No matter what business model news publishers devise or platform they choose, it will all be for naught if they do not pay meaningful attention, right now, to youth.
The WAN-IFRA youth engagement and news literacy programmes have several core objectives since efforts began in 1991:
- to aid the acquisition of knowledge and of analytical skills by introducing newspapers into the classroom as teaching tools
- to teach understanding and appreciation of the role of newspapers in a democratic society and the fundamental values of free expression, debate, tolerance and openness for which the press stands;
- to promote citizenship, rights and responsibilities;
- to encourage reading, and particularly the reading of newspapers and magazines, not only for the development of the industry but also because a free press, widely read, is fundamental to the democratic process.
The World Association of Newspapers and News Publishers conducts readership development activities in several areas affecting the newspaper print medium and supporting digital information services including research, resource creation, educator development and networking.
Key areas include:
- News[papers] in Education and basic reading skills
- Editorial strategies
- Young journalist programmes
- Youth marketing
- News literacy
A key element of this work honors excellence in newspaper engagement of the young through annual World Young Reader Prizes.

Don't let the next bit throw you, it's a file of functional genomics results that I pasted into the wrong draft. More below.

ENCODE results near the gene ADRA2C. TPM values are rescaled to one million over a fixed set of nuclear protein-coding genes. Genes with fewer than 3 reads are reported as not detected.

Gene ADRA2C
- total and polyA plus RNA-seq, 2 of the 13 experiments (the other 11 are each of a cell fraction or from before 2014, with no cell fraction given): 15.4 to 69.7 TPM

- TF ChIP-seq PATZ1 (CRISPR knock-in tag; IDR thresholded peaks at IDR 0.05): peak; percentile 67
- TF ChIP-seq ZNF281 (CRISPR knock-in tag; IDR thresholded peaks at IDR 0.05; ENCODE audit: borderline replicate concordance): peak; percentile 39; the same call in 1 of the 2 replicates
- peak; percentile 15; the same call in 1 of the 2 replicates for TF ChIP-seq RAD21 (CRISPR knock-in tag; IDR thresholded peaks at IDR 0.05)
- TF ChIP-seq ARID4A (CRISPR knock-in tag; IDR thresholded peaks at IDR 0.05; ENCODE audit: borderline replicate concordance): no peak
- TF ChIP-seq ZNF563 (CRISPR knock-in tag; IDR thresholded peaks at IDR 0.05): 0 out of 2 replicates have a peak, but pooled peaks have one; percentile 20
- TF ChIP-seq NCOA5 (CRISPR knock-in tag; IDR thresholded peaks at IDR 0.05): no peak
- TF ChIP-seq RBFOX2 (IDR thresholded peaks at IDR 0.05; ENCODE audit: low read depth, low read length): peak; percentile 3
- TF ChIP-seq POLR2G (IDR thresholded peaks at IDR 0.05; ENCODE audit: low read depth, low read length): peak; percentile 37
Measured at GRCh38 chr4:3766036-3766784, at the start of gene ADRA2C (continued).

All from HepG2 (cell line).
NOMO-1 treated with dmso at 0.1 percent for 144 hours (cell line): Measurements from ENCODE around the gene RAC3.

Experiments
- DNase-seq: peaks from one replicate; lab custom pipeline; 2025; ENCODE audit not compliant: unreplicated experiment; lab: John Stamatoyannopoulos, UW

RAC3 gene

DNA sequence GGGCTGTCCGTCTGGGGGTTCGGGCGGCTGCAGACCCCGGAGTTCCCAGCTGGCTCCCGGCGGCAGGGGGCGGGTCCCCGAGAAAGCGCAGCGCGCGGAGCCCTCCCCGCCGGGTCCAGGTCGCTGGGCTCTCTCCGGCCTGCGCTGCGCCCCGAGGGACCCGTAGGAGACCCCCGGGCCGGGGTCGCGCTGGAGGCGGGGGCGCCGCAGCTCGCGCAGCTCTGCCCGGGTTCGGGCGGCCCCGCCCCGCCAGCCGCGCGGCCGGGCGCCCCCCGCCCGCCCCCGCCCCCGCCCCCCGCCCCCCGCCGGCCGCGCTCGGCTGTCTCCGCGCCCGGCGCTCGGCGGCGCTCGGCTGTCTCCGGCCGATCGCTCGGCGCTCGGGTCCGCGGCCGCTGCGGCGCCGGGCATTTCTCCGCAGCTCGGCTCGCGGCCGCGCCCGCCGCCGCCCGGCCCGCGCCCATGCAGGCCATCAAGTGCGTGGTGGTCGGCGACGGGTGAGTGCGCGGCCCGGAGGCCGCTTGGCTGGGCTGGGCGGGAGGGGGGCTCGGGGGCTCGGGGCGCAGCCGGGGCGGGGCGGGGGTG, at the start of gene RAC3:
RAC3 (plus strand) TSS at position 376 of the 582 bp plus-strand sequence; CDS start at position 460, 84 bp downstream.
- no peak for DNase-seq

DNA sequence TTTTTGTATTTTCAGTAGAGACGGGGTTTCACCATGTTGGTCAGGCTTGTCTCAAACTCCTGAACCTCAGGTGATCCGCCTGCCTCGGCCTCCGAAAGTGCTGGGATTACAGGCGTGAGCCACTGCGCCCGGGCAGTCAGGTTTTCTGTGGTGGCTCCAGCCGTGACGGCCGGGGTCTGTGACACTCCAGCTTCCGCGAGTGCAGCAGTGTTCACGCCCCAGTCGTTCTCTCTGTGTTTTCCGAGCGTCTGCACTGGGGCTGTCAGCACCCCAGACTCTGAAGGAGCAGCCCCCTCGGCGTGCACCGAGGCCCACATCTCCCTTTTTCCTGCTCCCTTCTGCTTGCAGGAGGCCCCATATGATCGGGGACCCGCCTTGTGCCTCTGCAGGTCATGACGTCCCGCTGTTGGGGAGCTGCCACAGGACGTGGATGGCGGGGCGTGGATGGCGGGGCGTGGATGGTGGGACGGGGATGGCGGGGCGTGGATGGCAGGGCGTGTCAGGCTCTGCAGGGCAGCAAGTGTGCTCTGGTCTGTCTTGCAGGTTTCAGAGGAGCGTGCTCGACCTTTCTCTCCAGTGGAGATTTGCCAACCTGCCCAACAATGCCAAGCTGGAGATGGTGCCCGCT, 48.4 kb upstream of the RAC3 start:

News[papers] in Education (NIE) and reading skills
NIE or News[papers] in Education is the use of digital or printed newspaper content as an additional resource in a class. The newspaper can be used to provide lessons in basic reading (for both children and adults), mathematics, politics, science, social studies, geography and critical thinking. NIE can be carried out at all levels of education and the lessons can be designed to tie in with the national school curriculum. Use of the newspaper in this way has been shown to enhance reading comprehension, general academic achievement and civic values. Under its NIE Development Project, supported by Norske Skog, the Norway-based paper producer, WAN-IFRA helps schools and publishers begin NIE programmes.
Editorial strategies have traditionally including special supplements, pages andspecial newspapers aimed at the young reader. Now, although print approaches seem to be making somewhat of a come-back, successful editorial strategies require extensive and meaningful digital interaction. WAN-IFRA produces free editorial materials for newspapers that enhance media literacy and family reading.
Young journalist programmes
In young journalist programmes, content is created by young people with varied levels of involvement in the rest of the publishing process. These can be short-term, lasting for a day once per year, for example, or long-term and offering regular publication.
Youth marketing which covers a wide range of industry activity and services involving youth as well as parents and teachers. Such activity can include contests, competitions, collectables, awards, and local and national campaigns. "Brand" is a permanent category for the World Young Reader Prize.
WAN-IFRA and its partner newspapers and newspaper associations have become allies in the important work of teaching children about media messages and their origins and about importance and fragility of press freedom. WAN-IFRA has prodiced guides to understanding the newspaper and other media as well as materials to help educators teach about press freedom.